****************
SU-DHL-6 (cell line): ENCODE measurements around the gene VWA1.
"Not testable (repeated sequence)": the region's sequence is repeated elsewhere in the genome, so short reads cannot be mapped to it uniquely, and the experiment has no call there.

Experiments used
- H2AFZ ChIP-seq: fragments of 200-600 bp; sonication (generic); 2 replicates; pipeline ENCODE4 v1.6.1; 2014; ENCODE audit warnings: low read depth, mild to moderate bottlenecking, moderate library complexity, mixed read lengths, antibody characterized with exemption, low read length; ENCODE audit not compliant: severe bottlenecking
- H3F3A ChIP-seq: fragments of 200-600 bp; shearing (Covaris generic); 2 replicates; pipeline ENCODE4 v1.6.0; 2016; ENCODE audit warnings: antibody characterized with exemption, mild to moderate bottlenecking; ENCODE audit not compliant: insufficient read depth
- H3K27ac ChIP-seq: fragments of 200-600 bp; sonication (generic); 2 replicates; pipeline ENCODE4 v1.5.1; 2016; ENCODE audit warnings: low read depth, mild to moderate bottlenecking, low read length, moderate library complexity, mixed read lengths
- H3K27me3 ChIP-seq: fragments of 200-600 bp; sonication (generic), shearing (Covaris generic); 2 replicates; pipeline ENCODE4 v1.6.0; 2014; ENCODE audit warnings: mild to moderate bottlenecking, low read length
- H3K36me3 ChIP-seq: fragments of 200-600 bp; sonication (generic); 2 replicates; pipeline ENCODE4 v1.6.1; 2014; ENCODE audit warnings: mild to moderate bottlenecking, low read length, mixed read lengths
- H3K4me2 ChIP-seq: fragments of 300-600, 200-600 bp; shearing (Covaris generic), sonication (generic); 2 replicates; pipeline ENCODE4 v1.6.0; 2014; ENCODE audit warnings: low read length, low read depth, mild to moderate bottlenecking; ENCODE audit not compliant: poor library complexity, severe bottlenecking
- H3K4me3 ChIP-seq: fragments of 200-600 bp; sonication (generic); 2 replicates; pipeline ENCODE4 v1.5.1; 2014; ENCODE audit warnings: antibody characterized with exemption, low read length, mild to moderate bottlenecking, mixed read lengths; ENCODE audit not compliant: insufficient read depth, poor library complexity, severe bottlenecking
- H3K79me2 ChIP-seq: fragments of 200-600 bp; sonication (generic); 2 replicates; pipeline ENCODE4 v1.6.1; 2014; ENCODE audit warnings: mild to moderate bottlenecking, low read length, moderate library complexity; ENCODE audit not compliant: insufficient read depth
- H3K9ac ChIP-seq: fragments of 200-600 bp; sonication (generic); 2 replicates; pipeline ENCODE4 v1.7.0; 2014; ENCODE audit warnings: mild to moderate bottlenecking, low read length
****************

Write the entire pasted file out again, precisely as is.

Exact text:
SU-DHL-6 (cell line): ENCODE measurements around the gene VWA1.
"Not testable (repeated sequence)": the region's sequence is repeated elsewhere in the genome, so short reads cannot be mapped to it uniquely, and the experiment has no call there.

Experiments used
- H2AFZ ChIP-seq: fragments of 200-600 bp; sonication (generic); 2 replicates; pipeline ENCODE4 v1.6.1; 2014; ENCODE audit warnings: low read depth, mild to moderate bottlenecking, moderate library complexity, mixed read lengths, antibody characterized with exemption, low read length; ENCODE audit not compliant: severe bottlenecking
- H3F3A ChIP-seq: fragments of 200-600 bp; shearing (Covaris generic); 2 replicates; pipeline ENCODE4 v1.6.0; 2016; ENCODE audit warnings: antibody characterized with exemption, mild to moderate bottlenecking; ENCODE audit not compliant: insufficient read depth
- H3K27ac ChIP-seq: fragments of 200-600 bp; sonication (generic); 2 replicates; pipeline ENCODE4 v1.5.1; 2016; ENCODE audit warnings: low read depth, mild to moderate bottlenecking, low read length, moderate library complexity, mixed read lengths
- H3K27me3 ChIP-seq: fragments of 200-600 bp; sonication (generic), shearing (Covaris generic); 2 replicates; pipeline ENCODE4 v1.6.0; 2014; ENCODE audit warnings: mild to moderate bottlenecking, low read length
- H3K36me3 ChIP-seq: fragments of 200-600 bp; sonication (generic); 2 replicates; pipeline ENCODE4 v1.6.1; 2014; ENCODE audit warnings: mild to moderate bottlenecking, low read length, mixed read lengths
- H3K4me2 ChIP-seq: fragments of 300-600, 200-600 bp; shearing (Covaris generic), sonication (generic); 2 replicates; pipeline ENCODE4 v1.6.0; 2014; ENCODE audit warnings: low read length, low read depth, mild to moderate bottlenecking; ENCODE audit not compliant: poor library complexity, severe bottlenecking
- H3K4me3 ChIP-seq: fragments of 200-600 bp; sonication (generic); 2 replicates; pipeline ENCODE4 v1.5.1; 2014; ENCODE audit warnings: antibody characterized with exemption, low read length, mild to moderate bottlenecking, mixed read lengths; ENCODE audit not compliant: insufficient read depth, poor library complexity, severe bottlenecking
- H3K79me2 ChIP-seq: fragments of 200-600 bp; sonication (generic); 2 replicates; pipeline ENCODE4 v1.6.1; 2014; ENCODE audit warnings: mild to moderate bottlenecking, low read length, moderate library complexity; ENCODE audit not compliant: insufficient read depth
- H3K9ac ChIP-seq: fragments of 200-600 bp; sonication (generic); 2 replicates; pipeline ENCODE4 v1.7.0; 2014; ENCODE audit warnings: mild to moderate bottlenecking, low read length